Sunday, December 31, 2006
Hangzhou - 杭州

December 30.
Almost done the updates but only five months late...haha.
Ok...short and sweet (because I want to finish this off and I forgot a lot of stuff.)
Hangzhou (杭州). "上有天堂,下有苏杭" --> Above there is heaven, below there are Suzhou and Hangzhou. A beautiful city, personally I think more pretty than Suzhou. Only one hour away from Shanghai, this city is a must visit for those who are in the area. This is one city that I would not mind visiting again.
Above: West Lake (西湖), the main tourist area.

More pictures of West Lake.

Yeah, as you can see we spent most of our time around West Lake. Such beautiful scenery calls for great companions--Song Ai and Jin Du made the trip all the better. Thank guys...I really miss you guys and the times we were bumming around Suzhou.

The hostel we stayed in was very accommodating and friendly--they let us stay without presenting our travel permits while the our original hostel refused us. In China, you must present your ID and visa to stay at hotels and such--well, I had mine which should be enough but sometimes they don't like bending the rules. Anyhoo, lucky the original place kicked us out because this hostel was so much nicer and it came with a cute kitty cat.

Nice to see some Yunnan trinkets so far East...

The area around Hefang Jie (河坊街.) Lot of stores and food. The food here was quite interesting and good. Oh, Hangzhou is very famous for their food--we did not have stomachs big enough for the variety of foods that this area had to offer.


posted by Y> @ 11:00 p.m.   0 comments
MTB race@Suzhou, Qionglong mtn (穹隆山)
December 17. First race in over a year but it really wasn't much of a mountain bike race. It was a 4.5km climb up one of the few "mountains" in Suzhou on paved roads. Boy am I out of shape! I came in 23 out of 30 something which is a total disappointment for me considering I've done much better in the past.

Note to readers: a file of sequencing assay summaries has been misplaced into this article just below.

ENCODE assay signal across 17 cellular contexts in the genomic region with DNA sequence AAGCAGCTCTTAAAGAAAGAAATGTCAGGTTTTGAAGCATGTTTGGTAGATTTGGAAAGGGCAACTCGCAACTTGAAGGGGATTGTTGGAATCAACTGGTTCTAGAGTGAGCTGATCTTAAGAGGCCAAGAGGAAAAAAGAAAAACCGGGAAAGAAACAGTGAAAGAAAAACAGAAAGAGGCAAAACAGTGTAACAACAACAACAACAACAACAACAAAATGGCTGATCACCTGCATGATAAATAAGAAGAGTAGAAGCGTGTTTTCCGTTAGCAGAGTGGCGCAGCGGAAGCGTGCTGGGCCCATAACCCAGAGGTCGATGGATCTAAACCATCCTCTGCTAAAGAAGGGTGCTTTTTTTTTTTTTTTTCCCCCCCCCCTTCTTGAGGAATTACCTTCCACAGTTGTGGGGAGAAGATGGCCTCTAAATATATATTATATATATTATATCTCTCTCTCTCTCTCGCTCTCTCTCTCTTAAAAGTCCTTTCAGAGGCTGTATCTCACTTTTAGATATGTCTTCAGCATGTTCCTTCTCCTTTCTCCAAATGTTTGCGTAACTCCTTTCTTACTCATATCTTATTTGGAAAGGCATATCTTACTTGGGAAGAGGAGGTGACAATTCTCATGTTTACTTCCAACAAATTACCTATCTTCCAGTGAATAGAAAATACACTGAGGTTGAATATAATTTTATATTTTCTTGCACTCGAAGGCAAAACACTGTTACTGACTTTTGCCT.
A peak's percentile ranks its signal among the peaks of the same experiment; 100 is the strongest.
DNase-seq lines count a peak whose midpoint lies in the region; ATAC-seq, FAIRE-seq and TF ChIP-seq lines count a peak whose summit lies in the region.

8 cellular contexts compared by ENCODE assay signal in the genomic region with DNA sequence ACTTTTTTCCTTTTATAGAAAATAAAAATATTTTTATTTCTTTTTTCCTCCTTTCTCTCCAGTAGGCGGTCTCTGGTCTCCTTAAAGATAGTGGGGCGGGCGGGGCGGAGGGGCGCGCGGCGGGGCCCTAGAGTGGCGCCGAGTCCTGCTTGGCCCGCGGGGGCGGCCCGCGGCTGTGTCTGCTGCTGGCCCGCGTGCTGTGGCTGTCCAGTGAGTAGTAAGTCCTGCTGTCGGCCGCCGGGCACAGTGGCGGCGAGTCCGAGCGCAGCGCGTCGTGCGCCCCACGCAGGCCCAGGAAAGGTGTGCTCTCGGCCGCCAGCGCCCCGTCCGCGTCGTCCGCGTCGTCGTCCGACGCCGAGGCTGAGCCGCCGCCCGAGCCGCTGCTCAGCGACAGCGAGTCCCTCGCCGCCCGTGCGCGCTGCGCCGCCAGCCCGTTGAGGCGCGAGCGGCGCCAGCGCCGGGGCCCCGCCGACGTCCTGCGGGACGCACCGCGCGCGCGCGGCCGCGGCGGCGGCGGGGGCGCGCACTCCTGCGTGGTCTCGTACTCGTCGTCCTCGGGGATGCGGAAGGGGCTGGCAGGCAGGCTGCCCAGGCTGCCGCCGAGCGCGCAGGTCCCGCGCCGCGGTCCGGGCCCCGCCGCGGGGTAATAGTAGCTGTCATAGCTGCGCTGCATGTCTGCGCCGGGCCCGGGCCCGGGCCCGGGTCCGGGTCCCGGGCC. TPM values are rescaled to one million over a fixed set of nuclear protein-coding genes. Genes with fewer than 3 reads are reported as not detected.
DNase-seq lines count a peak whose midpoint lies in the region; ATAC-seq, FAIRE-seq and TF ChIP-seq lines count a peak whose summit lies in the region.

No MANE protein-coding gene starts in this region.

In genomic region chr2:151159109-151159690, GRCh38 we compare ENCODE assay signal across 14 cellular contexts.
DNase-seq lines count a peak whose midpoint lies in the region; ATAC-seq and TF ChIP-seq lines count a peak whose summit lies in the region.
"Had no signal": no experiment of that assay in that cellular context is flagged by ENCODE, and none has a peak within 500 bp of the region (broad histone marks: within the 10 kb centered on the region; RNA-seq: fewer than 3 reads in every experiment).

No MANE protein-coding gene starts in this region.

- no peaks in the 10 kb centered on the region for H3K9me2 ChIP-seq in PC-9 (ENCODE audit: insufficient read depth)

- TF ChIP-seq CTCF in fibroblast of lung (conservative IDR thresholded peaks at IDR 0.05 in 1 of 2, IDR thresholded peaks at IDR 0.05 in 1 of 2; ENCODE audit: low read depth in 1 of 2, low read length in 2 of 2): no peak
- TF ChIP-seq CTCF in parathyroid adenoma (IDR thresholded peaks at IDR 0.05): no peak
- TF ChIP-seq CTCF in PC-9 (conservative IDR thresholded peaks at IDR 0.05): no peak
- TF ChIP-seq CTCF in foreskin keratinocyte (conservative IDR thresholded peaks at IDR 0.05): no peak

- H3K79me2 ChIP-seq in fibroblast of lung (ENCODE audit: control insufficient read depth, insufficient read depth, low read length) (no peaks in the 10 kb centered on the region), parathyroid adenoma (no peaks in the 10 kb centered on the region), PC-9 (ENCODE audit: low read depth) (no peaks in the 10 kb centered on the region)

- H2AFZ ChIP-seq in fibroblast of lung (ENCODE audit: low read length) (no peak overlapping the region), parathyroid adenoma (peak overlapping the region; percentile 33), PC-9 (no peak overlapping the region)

The race was separated between road bike and MTB with a total of about 100 riders. One thing that surprised me was the number of female riders present--I never would have imagined that this kind of sport would be popular among Asian females--rarely do I see Asian females in MTB races back home. The weather couldn't have been more perfect (Suzhou tend to rain a lot in the winter)--clear skies but just a little on the nippy side at -4C.

Although there are a billion bikes in China, the actual biking scene is still fairly young. Road and MTB bikers are rare but the numbers are increasing rapidly. As well, those who are real bikers, are quite hardcore and actually ride their bikes (unlike back home where many purchase fancy bikes for show.) Brand names like Trek, Cervelo, Specialized, and Giant (very popular in China) are quite expensive compared to Canada so this sport will be depressed until the country gets wealthier.

Big thanks goes to my class rep, Li Zheng Tai, who loves bicycles more than I do and who got me into this race. He also convinced the Trek store by Ganjiang lu to lend me a Giant bicycle for the race. Thank you Trek dian! If you ever need bicycle equipment, they have a good selection of Trek stuff. As well, Silverbikes on Shizi jie has a very good selection of many brands of bikes and parts. They are both very helpful and very friendly.



posted by Y> @ 9:45 a.m.   2 comments
Xian: More of

Unlike many cities who decided to tear down their walls for progress, Xi'an decided to restore their wall to its past glory. The 14km long wall complete with a moat circles around the city. A leisure stroll will take approximately 3 hours to complete or it will take one hour to bike around it (bike rentals are available on the wall.) The view from the wall ain't the best due to the constant construction and the perpetual fog/smog/dust/* in the air.
Top Left: North Gate.
Top Right: Southeast tower.

Left: Train station by the North wall
Right: The foggy wall.

View of Chang'an Lu (长安路) by the South Gate.
Right: A big ass drum at the Drum Tower (鼓楼). Every hour there is a smallish performance on the drums.